Our third partner spotlight, the Rose Kennedy Greenway Conservancy, is the non-profit organization that holds full operating control and maintenance responsibilities along the entirety of The Greenway, which runs 1.5 miles through the Chinatown, Financial District, Waterfront, and North End areas.
Developing on top of the new underground tunnel, a large-scale investment project known as the “Big Dig” in Boston that rerouted the Interstate 93 (I-93), into a highway tunnel starting in the early 1990’s, The Greenway replaced what used to be the above-ground highway. Being so close to the water, The Greenway had many environmental impacts to consider during its development. Something that makes The Greenway particularly special is that it is completely organically maintained. This means that there are no chemical pesticides, herbicides, or fertilizers used. This is important for both those enjoying The Greenway and those that inhabit it. In addition to being organically maintained, The Greenway has an incredibly talented staff of horticulturists to ensure a greater resiliency along its green spaces.
Pictured above on the left is a group of Greenway Conservancy volunteers tending to the Viewing Garden! Pictured above on the right are blooming peonies near the Chinatown Gate at our Garden Along The Greenway project!
One of the reasons that using organic practices is so important for The Greenway is their proximity to the Boston Harbor. Runoff can damage marine ecosystems, so when chemical pesticides aren’t used the impact is greatly reduced, and visitors and travelers can enjoy the lawns without worry of pesticide exposure. The benefits of eco-friendly management are shown through the complex ecosystem that is already forming in and around The Greenway. The lack of synthetic nutrients encourages more biodiversity and supports all kinds of life including larger birds of prey, such as owls, which have been spotted in the parks. With our local and global climates becoming more and more unpredictable, the resilience of green spaces is more important than ever, and the Greenway Conservancy is leading by example.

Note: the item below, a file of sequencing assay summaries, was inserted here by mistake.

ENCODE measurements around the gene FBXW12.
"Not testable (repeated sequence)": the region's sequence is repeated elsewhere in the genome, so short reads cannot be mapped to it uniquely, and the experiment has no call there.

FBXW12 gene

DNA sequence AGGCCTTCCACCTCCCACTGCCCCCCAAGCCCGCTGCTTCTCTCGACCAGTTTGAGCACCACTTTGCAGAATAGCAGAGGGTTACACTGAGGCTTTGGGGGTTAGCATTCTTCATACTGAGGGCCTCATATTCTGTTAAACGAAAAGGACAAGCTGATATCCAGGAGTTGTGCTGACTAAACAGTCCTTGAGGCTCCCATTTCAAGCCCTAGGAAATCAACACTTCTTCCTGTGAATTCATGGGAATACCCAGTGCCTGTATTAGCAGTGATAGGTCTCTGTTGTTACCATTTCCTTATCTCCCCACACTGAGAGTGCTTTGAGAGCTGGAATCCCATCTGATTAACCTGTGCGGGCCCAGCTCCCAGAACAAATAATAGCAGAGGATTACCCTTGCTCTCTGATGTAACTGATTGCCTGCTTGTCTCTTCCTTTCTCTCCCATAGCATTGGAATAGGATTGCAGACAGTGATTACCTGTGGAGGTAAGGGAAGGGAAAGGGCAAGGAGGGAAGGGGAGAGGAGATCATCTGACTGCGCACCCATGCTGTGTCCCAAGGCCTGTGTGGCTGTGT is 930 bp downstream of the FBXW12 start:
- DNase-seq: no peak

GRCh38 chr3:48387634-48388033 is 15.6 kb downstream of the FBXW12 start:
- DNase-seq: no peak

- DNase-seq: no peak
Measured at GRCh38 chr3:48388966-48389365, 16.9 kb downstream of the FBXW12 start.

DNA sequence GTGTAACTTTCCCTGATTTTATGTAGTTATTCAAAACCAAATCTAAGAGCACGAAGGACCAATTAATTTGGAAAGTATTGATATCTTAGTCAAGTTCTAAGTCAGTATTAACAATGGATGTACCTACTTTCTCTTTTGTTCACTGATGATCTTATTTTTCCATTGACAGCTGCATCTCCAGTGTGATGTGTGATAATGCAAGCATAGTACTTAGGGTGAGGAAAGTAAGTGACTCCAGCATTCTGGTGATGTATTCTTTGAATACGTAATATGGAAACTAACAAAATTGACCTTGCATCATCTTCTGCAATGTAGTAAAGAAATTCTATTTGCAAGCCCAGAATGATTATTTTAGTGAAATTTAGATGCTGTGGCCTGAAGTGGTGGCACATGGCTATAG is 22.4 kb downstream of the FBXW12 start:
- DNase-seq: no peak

While talking with the Director of Programs and Community Engagement for the Greenway Conservancy, Keelin Caldwell, she excitedly shared that they would be adding bee hives, a meadow, and much more in 2019. This will hopefully boost pollinators in the area, provide rest and refuge for those that migrate (like butterflies), as well as improve the overall quality of the green space.
These new additions are only the most recent of many celebratory projects for their 10-year anniversary at The Greenway. It has come a long way, Keelin explains, saying that “things have really grown in” since the Big Dig. The Greenway Conservancy prioritizes community involvement, making a very targeted effort to incorporate local Boston influence into the fabric of the space, partnering with many different local organizations to host over 450 free and open events to the public annually. From working with 35 local businesses for the park’s food trucks to running a public art program and hosting numerous festivals and art shows, The Greenway certainly earns the title, ‘People’s Park.’
Boston is a place of fast-paced, friendly folk. The gardens along the stations, miles-long walkable green spaces replacing highways, and countless beautiful pockets of nature are taking back the Boston landscape. There is something about green space that makes it an oasis for many, whether it be to stop and smell the roses on the way to work or to have a quiet afternoon of studying amongst the butterflies, it’s clear that green space is not only worth maintaining, but rather an initiative worth prioritizing in the city.
Are you excited about getting outdoors this summer, checked the latest news on climate change, or just want to give back to local green spaces?